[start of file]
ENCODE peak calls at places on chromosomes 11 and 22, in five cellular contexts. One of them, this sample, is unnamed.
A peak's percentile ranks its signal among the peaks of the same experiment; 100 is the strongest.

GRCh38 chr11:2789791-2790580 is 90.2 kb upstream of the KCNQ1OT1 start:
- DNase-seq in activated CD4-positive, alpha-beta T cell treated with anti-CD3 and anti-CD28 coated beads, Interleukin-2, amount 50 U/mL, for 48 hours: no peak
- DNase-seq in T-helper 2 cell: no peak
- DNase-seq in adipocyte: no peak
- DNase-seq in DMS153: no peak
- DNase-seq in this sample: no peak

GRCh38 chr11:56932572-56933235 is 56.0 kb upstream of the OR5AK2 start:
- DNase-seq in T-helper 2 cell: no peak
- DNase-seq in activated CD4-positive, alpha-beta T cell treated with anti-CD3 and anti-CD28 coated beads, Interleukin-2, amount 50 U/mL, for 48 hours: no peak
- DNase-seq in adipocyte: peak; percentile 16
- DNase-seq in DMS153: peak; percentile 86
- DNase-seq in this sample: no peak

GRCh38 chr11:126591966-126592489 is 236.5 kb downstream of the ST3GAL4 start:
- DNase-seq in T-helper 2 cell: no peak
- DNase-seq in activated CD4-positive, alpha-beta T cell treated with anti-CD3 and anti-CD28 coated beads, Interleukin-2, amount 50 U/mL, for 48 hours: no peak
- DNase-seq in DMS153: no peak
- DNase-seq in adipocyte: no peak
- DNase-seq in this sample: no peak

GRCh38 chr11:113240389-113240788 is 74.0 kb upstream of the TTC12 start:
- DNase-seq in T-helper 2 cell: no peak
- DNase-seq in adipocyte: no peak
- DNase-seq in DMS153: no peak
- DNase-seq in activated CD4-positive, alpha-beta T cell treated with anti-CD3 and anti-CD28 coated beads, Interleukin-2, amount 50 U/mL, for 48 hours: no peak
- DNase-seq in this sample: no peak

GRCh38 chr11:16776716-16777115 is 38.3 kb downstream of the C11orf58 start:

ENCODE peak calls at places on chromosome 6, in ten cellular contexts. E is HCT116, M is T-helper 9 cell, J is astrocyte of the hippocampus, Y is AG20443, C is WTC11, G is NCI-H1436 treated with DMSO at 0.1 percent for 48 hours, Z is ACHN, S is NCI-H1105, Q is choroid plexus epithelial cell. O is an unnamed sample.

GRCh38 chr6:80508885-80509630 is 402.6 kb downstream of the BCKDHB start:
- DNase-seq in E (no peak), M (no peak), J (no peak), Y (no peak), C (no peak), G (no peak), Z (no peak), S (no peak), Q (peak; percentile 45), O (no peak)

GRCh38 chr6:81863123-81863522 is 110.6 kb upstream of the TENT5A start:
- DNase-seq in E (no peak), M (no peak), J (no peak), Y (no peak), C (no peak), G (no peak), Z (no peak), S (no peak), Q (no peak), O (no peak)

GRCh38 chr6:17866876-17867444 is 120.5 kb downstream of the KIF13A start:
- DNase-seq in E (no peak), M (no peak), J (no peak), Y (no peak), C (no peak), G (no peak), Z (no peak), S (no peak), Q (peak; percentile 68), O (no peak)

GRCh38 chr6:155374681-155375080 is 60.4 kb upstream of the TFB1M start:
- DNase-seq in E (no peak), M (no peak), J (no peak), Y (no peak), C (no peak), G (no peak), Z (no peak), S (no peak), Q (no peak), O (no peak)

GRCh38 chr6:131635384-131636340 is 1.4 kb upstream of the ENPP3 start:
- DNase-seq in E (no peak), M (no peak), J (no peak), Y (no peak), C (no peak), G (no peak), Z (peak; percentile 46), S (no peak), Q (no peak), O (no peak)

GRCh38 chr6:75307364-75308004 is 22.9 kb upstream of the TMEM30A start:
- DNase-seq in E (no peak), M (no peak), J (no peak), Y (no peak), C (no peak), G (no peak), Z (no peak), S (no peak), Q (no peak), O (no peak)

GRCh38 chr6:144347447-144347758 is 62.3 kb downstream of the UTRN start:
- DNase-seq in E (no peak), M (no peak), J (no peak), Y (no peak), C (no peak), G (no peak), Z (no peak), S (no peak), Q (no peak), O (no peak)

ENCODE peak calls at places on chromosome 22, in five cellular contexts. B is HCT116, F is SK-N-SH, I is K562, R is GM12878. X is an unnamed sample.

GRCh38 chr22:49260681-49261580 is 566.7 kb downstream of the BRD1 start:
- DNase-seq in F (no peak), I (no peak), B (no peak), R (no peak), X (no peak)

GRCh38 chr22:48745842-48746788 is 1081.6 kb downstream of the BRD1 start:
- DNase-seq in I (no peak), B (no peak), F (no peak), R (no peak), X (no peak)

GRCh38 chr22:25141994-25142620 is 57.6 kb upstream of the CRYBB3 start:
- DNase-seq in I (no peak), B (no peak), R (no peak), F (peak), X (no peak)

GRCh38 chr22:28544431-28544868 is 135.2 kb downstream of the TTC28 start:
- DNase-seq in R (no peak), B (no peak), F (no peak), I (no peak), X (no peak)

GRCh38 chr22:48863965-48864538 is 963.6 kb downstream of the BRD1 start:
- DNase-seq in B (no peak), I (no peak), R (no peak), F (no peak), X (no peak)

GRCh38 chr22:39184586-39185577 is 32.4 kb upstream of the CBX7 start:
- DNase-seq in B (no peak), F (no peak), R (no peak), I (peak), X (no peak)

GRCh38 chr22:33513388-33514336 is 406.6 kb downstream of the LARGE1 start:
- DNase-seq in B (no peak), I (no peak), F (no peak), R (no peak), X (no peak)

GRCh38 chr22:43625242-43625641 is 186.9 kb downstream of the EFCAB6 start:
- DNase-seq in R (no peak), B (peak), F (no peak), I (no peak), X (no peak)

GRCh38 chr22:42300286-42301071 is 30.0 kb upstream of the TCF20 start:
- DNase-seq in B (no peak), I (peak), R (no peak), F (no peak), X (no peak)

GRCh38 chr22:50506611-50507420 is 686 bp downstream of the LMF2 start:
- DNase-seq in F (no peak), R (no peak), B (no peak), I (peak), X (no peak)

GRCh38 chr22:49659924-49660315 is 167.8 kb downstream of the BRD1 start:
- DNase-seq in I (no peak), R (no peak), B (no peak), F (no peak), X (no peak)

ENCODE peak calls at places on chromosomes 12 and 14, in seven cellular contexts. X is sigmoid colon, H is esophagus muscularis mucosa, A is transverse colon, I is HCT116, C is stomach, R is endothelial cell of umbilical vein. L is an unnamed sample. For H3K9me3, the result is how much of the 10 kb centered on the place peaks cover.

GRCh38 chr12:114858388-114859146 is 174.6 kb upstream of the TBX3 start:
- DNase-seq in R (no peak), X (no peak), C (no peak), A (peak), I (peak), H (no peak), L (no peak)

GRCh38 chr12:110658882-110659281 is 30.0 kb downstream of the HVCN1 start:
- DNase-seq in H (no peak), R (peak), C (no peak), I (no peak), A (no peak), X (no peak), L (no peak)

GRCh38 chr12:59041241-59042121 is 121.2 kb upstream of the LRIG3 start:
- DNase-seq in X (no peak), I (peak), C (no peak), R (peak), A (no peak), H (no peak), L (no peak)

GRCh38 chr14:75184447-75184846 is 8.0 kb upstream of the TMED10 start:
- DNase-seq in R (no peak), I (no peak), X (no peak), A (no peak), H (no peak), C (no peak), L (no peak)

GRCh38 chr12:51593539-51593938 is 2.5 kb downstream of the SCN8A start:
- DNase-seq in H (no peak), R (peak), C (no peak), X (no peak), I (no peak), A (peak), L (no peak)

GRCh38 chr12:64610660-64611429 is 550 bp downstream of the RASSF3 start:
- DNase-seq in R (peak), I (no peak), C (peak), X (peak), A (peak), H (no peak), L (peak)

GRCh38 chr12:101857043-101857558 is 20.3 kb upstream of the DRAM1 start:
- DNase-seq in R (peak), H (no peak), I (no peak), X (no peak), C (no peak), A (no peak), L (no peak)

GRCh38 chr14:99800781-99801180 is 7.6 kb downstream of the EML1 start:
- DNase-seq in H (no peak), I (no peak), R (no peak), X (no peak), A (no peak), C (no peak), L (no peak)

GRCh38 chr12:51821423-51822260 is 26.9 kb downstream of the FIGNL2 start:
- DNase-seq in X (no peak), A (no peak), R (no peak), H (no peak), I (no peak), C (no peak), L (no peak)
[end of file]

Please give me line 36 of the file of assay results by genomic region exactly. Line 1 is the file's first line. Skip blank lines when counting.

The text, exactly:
- DNase-seq in E (no peak), M (no peak), J (no peak), Y (no peak), C (no peak), G (no peak), Z (no peak), S (no peak), Q (no peak), O (no peak)